Inherited arrhythmic disorders are linked with cardiac channelopathies [1]. Inherited long QT syndrome (LQTS) is associated with an increased risk for ventricular arrhythmia and sudden cardiac death (SCD) in a structurally normal heart. The estimated incidence for LQTS is 1:5000 [2].

In contemporary practice, genetic testing not only helps find a culprit mutation in approximately 75% of individuals with a clinical diagnosis of LQTS, but also has a significant role in stratifying the underlying risk for sudden cardiac death SCD [2]. However, approximately 20% of LQTS cases remain genetically elusive [3]. The most common LQTS channelopathy mutations were found in potassium (K) channels in LQT1 and LQT2 and sodium channelopathies in LQT3 (SCN5A) and represent the majority of LQT phenotypes (i.e. around 75%), but some of them are due to affected calcium channels [4].

Pathogenic mutations in CACNA1C and KCNE1 have been reported in association with LQTS. LQT8 is caused by the mutations in CACNA1C gene, which encodes an alpha-1 subunit of a voltage-dependent calcium channel (L-type cardiac calcium channel) [5]. CACNA1C mutations can mediate calcium ions' influx into the cell characterized by an increase in calcium sparkles, likely resulting in QT prolongation [3] ;  [6]. Pathogenic mutations in CACNA1C have been reported to also manifest as Timothy syndrome and Brugada syndrome type 3 [3].

We report here a Caucasian family presented with aborted SCD in a family member, this member was subsequently found to have novel variants in two genes CACNA1C and KCNE1. A 38-year-old woman (proband, case IV.1) presented with aborted VF arrest ( Fig. 1). At presentation, the patients electrocardiograms revealed a long QT interval of 627 ms. She underwent risk assessment investigations including coronary angiogram, echocardiography and genetic testing. Eventually she underwent insertion of an implantable cardioverter defibrillator for secondary prevention purpose. A genetic testing panel including sequencing and deletion/duplication analysis of 12 genes associated with LQTS was performed which revealed two variants of unknown significance – one in the CACNA1C gene and the other in the KCNE1 gene. We obtained a targeted 4-generation pedigree ( Fig. 1), which revealed that her asymptomatic mother (case III.2) have a slightly lengthened QT interval (457 ms), and a maternal first cousin-who died of Sudden Infant Death Syndrome (III.4). There was also a remote report of SCD in her maternal grandmothers sister before the age of 40 (II.5).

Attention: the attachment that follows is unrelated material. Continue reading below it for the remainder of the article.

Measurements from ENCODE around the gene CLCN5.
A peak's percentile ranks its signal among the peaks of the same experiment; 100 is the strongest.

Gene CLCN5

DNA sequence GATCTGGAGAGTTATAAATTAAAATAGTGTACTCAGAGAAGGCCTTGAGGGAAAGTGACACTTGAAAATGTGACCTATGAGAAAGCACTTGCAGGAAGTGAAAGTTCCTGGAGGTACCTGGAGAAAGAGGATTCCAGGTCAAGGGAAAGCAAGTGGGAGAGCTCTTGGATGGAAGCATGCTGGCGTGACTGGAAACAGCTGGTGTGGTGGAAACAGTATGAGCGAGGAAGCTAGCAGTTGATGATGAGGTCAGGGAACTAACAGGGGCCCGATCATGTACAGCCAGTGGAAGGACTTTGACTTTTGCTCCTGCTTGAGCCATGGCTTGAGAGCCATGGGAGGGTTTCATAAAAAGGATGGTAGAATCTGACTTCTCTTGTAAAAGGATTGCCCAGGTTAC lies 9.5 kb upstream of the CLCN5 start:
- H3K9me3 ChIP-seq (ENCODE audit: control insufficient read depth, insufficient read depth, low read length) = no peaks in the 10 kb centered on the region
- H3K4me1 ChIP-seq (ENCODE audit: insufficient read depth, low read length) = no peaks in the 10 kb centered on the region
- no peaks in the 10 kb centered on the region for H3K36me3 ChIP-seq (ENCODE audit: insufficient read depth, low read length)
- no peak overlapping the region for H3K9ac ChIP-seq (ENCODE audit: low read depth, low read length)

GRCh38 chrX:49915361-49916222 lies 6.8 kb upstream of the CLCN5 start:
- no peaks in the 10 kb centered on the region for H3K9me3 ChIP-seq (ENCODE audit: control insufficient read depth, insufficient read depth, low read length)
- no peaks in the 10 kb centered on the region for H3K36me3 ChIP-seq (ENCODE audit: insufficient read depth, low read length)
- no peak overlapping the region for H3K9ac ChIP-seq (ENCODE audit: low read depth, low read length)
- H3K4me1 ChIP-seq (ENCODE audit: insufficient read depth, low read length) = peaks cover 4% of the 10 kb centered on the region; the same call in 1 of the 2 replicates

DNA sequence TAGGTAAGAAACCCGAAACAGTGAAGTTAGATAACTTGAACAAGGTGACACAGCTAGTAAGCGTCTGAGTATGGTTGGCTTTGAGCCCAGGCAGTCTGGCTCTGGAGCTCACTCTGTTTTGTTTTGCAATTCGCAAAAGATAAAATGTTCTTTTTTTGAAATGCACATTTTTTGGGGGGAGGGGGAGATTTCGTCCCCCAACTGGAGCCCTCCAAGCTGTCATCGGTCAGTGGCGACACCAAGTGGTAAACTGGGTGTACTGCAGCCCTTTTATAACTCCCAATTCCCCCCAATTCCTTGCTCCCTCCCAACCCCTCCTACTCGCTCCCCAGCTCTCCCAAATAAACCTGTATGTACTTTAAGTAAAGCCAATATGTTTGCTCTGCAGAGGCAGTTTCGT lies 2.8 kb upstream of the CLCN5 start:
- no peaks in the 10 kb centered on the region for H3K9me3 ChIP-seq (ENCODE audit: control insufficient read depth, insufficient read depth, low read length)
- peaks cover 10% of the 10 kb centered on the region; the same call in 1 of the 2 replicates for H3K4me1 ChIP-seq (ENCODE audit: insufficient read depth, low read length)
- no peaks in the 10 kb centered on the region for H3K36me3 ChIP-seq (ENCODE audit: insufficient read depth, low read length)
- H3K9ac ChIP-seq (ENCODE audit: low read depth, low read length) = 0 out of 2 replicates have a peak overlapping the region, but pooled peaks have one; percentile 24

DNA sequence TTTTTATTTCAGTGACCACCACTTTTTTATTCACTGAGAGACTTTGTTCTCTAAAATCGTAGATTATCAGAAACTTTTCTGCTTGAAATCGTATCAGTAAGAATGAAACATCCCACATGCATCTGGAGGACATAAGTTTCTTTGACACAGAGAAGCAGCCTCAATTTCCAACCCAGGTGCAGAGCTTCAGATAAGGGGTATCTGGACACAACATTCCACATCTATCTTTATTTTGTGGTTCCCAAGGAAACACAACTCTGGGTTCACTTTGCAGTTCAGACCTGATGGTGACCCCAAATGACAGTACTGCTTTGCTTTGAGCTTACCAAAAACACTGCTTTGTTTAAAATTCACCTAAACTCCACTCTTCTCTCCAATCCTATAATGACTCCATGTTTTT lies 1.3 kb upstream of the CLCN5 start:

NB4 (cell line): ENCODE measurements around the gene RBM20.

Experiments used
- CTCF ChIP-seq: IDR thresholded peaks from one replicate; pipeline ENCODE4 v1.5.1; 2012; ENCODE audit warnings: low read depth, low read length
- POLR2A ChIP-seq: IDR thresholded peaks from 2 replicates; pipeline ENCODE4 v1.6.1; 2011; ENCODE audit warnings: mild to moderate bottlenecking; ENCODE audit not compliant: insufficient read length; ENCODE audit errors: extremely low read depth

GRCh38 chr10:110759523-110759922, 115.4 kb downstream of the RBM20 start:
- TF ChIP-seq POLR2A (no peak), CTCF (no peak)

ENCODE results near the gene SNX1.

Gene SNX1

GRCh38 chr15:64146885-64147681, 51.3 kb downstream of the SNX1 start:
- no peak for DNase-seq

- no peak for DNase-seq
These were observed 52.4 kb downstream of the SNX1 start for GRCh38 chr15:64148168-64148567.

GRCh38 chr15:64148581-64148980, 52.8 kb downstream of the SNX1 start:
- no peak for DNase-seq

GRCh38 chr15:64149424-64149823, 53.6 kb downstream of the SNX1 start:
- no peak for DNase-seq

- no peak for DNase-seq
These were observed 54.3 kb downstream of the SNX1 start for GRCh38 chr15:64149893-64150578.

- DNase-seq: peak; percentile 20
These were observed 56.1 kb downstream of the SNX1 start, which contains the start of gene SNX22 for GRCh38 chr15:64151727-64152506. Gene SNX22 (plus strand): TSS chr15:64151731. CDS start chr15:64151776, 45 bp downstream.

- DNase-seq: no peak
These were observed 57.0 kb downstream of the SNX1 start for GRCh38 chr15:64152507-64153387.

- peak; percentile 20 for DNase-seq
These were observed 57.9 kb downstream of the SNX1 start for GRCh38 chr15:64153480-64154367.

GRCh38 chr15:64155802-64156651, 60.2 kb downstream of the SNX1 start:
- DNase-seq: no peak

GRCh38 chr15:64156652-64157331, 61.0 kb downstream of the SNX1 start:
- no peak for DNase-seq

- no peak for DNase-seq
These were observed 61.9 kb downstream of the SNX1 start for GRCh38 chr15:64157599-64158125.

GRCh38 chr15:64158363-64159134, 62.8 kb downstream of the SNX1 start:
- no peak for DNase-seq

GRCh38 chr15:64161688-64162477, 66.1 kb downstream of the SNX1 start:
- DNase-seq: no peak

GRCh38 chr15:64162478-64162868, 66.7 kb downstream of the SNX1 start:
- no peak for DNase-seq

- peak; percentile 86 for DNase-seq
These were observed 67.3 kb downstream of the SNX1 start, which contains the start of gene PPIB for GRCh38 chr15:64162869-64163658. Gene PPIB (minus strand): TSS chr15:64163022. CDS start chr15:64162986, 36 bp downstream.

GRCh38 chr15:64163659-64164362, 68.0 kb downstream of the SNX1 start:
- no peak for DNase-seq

Fig. 1


Fig. 1.

Family pedigree showing carriers of CACNA1C gene variant (left upper quarter shadow) and KCNE1 (right upper quadrant shadow).

In order to further characterize the 2 genetic variants, familial gene testing was conducted in conjunction with a general clinical cardiac evaluation. Case (III.2, age 65) was found to have both the CACNA1C and KCNE1 variants. One of the 3 sons of the proband (case V.1, age 12) was asymptomatic and was found to have the CACNA1C variant alone but treated by B-blocker. The probands second son (case V.2, age 11) was found to carry neither of these variants with underlying normal ECG. The third sibling (asymptomatic, V.3, age 10) was found to have the KCNE1 variant and was also asymptomatic.

Genomic DNA was isolated from peripheral blood leukocytes using standard protocols. To investigate the isolated R860Q mutation of CACNA1C gene, a model of the CACNA1C monomer (residues 741 – 1262) was built using the Phyre2 protein fold recognition server [7]. A tetramer was built using the SSM superpose feature in Coot “molecular-graphics application for model building and validation of biological molecules” to align the CACNA1C model to the 4 molecules of the biological assembly of the NavAb voltage-gated sodium channel (PDB ID: 3RVZ). Residue R860 is not predicted to be involved with the tetramer formation. It is, however, located near residue N755 that it could form a hydrogen-bonding interaction, stabilizing the structure of the domain. A R860Q mutation results in a short side chain and would break this critical interaction, creating instability in the domain structure (Fig. 2).